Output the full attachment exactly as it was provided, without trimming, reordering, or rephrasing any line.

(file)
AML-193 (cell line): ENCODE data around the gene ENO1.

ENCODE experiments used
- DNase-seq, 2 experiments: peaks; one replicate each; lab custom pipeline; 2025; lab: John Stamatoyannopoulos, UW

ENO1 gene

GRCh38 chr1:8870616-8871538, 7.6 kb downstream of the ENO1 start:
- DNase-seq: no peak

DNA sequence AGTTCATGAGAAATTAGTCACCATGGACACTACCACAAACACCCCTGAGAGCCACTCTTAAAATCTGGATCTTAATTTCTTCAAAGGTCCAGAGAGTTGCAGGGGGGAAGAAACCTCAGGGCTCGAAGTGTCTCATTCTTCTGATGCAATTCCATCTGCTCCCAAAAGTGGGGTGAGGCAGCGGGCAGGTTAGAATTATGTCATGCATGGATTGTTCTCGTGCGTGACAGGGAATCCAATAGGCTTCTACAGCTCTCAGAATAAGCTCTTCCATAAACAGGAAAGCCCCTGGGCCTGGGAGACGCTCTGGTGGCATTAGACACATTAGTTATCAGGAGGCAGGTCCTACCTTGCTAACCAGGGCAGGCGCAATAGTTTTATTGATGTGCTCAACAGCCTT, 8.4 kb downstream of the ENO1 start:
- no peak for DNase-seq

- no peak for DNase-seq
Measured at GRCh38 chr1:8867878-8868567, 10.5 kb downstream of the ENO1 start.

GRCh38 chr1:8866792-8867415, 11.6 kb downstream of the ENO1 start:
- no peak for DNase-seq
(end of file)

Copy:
AML-193 (cell line): ENCODE data around the gene ENO1.

ENCODE experiments used
- DNase-seq, 2 experiments: peaks; one replicate each; lab custom pipeline; 2025; lab: John Stamatoyannopoulos, UW

ENO1 gene

GRCh38 chr1:8870616-8871538, 7.6 kb downstream of the ENO1 start:
- DNase-seq: no peak

DNA sequence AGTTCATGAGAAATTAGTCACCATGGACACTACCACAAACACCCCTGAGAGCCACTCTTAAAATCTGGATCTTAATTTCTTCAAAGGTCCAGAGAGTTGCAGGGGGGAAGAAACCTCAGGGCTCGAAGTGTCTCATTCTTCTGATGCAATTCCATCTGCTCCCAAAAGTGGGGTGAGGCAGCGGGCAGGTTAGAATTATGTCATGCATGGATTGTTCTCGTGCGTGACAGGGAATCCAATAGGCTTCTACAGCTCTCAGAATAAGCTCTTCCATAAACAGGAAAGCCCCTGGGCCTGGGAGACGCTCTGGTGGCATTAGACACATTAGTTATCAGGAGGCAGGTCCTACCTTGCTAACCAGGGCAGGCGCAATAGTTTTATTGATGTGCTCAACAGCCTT, 8.4 kb downstream of the ENO1 start:
- no peak for DNase-seq

- no peak for DNase-seq
Measured at GRCh38 chr1:8867878-8868567, 10.5 kb downstream of the ENO1 start.

GRCh38 chr1:8866792-8867415, 11.6 kb downstream of the ENO1 start:
- no peak for DNase-seq